PHILADELPHIA – The Catholic Church in Philadelphia has pledged a re-examination of the cases of 37 priests who a grand jury report says remain in active ministry despite credible allegations of sexual abuse of minors.
Three priests named in the report were immediately prohibited from publicly exercising their priestly ministry until the latest review is complete.
“Change begins with action,” the Philadelphia Archdiocese said in a Feb. 16 statement. “The grand jury report makes it clear that for as much as the archdiocese has done to address child sexual abuse, there is still much to do.”
The archdiocese also placed Monsignor William J. Lynn on administrative leave from his assignment as pastor of St. Joseph Parish in Downingtown, Pa. He was arrested on two charges of endangering the welfare of a child in connection with his role as the former archdiocesan secretary for clergy. He remains free on bail until his trial date, which has not been set.
Monsignor Lynn remains pastor of the parish but Monsignor Joseph C. McLoone, pastor of St. Katharine Drexel Parish in Chester, assumes the duties of parochial administrator.
The re-examination of the 37 cases will be led for the archdiocese by Gina Maisto Smith, a former city assistant district attorney with long experience prosecuting child sexual assault cases who now practices law privately.
As she reviews the 37 cases mentioned in the grand jury report, she “will also re-examine the procedures that were used in those cases,” she said during an interview Feb. 17.
“I will then make recommendations from that examination and other evidence that emerges in that process,” she said. “There may be things that I don’t know now that haven’t yet emerged.”
Smith is a civil lawyer. But because priests and church policy are involved, canon or church law is certain to become a consideration in the cases she reviews.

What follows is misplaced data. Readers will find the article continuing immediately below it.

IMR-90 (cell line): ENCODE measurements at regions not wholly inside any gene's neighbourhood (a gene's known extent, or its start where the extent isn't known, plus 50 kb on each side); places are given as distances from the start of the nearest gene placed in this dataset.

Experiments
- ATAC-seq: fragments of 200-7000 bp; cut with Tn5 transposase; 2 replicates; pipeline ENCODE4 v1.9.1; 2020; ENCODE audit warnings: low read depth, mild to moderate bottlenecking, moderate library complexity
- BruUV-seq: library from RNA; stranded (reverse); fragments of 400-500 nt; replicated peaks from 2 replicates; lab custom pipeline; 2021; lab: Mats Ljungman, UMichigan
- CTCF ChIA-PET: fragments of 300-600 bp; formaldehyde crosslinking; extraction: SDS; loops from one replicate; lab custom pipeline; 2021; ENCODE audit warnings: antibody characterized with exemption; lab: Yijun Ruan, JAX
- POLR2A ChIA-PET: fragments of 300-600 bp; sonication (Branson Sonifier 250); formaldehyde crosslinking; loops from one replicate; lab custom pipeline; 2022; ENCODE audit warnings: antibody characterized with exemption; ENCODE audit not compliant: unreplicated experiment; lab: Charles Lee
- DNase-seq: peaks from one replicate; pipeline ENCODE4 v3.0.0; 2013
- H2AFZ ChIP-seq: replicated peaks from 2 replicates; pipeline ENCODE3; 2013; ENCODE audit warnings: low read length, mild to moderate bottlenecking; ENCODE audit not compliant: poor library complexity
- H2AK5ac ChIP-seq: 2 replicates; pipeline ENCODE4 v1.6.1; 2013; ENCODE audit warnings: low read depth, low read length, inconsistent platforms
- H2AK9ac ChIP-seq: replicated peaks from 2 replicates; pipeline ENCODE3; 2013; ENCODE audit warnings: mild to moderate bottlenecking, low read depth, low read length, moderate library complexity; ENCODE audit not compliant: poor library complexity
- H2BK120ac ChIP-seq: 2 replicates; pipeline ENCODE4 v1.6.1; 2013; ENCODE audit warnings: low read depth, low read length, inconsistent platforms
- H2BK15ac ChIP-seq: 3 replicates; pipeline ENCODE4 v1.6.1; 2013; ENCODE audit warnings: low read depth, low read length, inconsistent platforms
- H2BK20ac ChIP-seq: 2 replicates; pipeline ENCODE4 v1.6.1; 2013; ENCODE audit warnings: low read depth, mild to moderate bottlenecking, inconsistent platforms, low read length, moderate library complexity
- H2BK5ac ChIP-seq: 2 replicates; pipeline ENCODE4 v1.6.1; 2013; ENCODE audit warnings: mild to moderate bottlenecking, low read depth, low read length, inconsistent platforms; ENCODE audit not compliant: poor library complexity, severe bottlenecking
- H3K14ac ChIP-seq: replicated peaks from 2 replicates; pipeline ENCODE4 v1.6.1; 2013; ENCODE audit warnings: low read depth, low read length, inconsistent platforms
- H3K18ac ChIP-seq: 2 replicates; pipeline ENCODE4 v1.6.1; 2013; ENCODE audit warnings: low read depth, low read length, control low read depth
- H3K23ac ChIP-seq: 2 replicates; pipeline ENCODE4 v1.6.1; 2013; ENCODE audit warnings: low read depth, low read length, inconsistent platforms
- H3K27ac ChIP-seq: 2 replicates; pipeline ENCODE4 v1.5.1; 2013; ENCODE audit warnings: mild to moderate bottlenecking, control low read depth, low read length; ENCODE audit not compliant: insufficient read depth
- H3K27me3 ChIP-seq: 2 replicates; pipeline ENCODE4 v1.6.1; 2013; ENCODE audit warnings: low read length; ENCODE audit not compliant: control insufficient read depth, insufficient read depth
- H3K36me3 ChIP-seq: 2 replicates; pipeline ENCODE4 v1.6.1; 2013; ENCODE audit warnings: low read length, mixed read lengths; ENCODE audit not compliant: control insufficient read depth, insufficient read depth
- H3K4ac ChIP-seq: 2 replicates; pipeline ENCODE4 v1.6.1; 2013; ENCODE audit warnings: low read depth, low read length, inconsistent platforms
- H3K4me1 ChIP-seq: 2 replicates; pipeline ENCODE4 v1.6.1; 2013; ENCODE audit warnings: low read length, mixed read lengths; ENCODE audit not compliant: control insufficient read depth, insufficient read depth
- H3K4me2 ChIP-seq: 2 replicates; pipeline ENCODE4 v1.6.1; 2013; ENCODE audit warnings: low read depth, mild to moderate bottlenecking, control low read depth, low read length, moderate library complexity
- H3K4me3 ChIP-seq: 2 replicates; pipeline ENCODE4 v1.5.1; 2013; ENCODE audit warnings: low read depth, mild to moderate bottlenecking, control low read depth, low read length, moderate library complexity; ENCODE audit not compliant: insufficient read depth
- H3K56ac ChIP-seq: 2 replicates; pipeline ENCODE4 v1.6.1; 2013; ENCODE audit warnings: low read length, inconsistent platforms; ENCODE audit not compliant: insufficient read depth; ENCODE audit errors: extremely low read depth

She said she foresees the possibility of “a moment in time when those things are at odds,” adding she would work closely on such issues with Philadelphia Auxiliary Bishop Michael J. Fitzgerald, a canon law expert and a civil lawyer.
Smith said if a conflict between her recommendation and one based on canon law arose, she would not recommend a course favoring canon law “because that fits into the ‘using something else’ to cover up” possible indications of sexual abuse or misconduct.
“So to the extent we could have some way to see through that conflict, we’ll do our best to reconcile our efforts with canon law to ensure the protection of children,” Smith said.
Philadelphia Auxiliary Bishop Daniel E. Thomas also discussed the fallout of the grand jury report Feb. 17.
“The first reality is, victims are suffering,” he said. “As a result of that (Cardinal Justin Rigali) made mention in his letter (to all parishioners on Feb. 12) from St. Paul, ‘when one member of the body suffers, all suffer.’“
He suggested not only victims of sexual abuse are suffering at this time, but so too are the “faithful majority” of priests, who serve parishioners “with dedication, fidelity and with great sincerity.” For these priests, he added, “the suffering is that victims could be harmed and that a brother priest could be involved.”
Another cause of anguish among priests, the bishop said, “is because priests are called to represent the person of Jesus Christ. They are called to that higher moral standard. It’s not that they are placed on a pedestal but because that is what is required of them by their office in the church.”
Bishop Thomas said he has heard that a number of archdiocesan priests are struggling to cope at this time, but he also has heard encouraging reports.
At one parish last Sunday, he said, the pastor confronted the issue in his homily with sensitivity and sincerity, then led the entire congregation in silent prayer before the Blessed Sacrament before continuing Mass.
Bishop Thomas has heard from “priests who have been supported by their faithful, who are saying we stand by you, we love and together we will get through this difficulty,” he said.
He acknowledged many Catholics might be experiencing a crisis of confidence in the church’s initiatives.
“It’s incumbent (on the church) to get to the root of the issue,” he said, “and to put in place those actions that are going to address any of the behaviors which are both sinful and criminal.”